A brief history of forensic radiology

The ability to produce images using x-radiation was an incidental discovery by Wilhelm Rőntgen in 1895. He described his findings and used the term 'x-rays' as at the time he did not understand what the 'rays' were and 'x' is the symbol for the unknown. His findings have been described as having a larger impact on medicine than any other in history.

It was only a matter of weeks later that the forensic use of x-rays was tested, they helped convict an American attempted murderer and it was only weeks later that the technique was first used in the UK. The main problems then were the amount of time it took to produce the images – up to 70 minutes – and the large associated radiation dose.

Forensic radiology today

Things have greatly improved since then and the scope of forensic radiology has increased. Forensic radiology is widely used in identification, age estimation and establishing a cause of death. Whether it is a single case or a mass fatality, plain film, dental and fluoroscopy have all been used to assist in this process.

The comparison of ante and post mortem radiographs is one of the most accurate means of identification. Imaging can also locate foreign objects which may aid in the identification of an individual or be a potential threat to the pathology team.   Other uses of forensic radiology include Customs and Excise baggage and vehicle scanning, drug smuggling and art fraud.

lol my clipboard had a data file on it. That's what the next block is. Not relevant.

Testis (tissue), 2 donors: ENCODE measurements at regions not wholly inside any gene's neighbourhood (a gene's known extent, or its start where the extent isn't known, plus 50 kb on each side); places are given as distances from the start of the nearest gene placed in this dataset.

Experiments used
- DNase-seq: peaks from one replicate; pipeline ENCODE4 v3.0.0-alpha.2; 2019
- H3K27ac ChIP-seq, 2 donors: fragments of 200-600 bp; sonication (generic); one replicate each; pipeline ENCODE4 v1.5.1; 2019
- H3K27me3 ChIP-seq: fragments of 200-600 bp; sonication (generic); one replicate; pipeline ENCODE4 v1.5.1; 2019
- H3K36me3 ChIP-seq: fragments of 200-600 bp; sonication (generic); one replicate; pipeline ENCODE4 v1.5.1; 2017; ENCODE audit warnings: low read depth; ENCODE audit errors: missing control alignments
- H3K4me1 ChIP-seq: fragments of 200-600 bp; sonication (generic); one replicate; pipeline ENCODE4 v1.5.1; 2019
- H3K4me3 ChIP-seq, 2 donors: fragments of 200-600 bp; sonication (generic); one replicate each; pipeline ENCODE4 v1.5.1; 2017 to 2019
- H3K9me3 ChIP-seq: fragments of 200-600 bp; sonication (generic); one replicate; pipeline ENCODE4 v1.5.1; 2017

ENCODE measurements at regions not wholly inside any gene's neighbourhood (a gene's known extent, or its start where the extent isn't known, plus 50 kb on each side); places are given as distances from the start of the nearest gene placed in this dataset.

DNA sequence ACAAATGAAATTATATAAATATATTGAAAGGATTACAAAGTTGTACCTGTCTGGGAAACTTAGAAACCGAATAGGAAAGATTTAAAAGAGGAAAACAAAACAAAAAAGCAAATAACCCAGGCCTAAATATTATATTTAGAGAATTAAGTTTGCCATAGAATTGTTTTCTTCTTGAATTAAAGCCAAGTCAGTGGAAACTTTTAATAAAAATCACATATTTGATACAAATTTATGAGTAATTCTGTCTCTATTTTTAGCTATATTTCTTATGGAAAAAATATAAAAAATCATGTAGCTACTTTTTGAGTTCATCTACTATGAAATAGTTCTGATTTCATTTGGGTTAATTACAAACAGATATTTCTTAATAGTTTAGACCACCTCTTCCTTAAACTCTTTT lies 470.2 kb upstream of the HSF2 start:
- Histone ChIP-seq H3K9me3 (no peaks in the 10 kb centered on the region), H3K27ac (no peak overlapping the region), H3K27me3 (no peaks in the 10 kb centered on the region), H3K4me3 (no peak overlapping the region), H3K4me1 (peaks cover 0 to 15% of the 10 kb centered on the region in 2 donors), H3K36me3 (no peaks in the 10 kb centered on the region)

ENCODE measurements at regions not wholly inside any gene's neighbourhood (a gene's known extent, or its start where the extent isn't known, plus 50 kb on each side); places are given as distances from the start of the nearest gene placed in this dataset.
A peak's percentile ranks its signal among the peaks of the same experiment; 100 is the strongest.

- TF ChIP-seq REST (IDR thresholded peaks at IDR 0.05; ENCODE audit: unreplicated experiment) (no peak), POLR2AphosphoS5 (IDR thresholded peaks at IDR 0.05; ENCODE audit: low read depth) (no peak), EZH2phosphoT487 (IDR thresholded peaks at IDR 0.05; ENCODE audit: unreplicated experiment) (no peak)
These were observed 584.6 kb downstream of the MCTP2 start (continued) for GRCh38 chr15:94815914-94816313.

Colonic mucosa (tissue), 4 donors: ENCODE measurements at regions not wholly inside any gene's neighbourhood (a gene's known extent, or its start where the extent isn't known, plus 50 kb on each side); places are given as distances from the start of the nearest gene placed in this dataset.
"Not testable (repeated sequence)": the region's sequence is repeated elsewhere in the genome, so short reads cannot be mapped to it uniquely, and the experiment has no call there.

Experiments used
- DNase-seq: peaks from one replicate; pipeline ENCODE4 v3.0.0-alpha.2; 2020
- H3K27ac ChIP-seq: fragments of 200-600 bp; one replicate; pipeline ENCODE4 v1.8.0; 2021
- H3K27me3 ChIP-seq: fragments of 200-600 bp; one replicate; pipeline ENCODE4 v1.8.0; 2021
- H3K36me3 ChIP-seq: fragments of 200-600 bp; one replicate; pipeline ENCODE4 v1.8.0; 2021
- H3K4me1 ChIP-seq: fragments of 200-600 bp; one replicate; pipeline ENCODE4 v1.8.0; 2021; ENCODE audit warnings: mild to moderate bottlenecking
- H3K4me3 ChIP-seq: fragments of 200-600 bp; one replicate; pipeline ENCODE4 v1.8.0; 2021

Computed tomography and MRI

In recent years, MDCT (multi-detector computed tomography) has become more popular in forensic work. There are several contributing factors to this. Forensic work follows medical practice and MDCT has become the 'gold standard' in imaging. In addition, to enable the comparison of ante and post mortem images for identification, forensic practice must follow the medical trends. The quality of the scans has improved, the time it takes to produce the images has decreased and the cost of scanners has reduced.

It is foreseen by some people that CT will replace other modalities in forensic radiology and potentially some autopsies, mainly those on trauma patients. Much research is still needed in this area and groups from around the world are working towards proving the validity of CT in forensic work.

Similarly, MRI (magnetic resonance imaging) has been used in forensic cases but has a limited role to play. The strong magnetic currents required limits the potential for use and most cases would need a MDCT prior to an MRI scan. Obviously the associated costs involved constrain the use of MRI but this is a further avenue for research


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East Midlands Forensic Pathology Unit
Level 3, Robert Kilpatrick Clinical Sciences Building
Leicester Royal Infirmary
Leicester, LE2 7LX
United Kingdom

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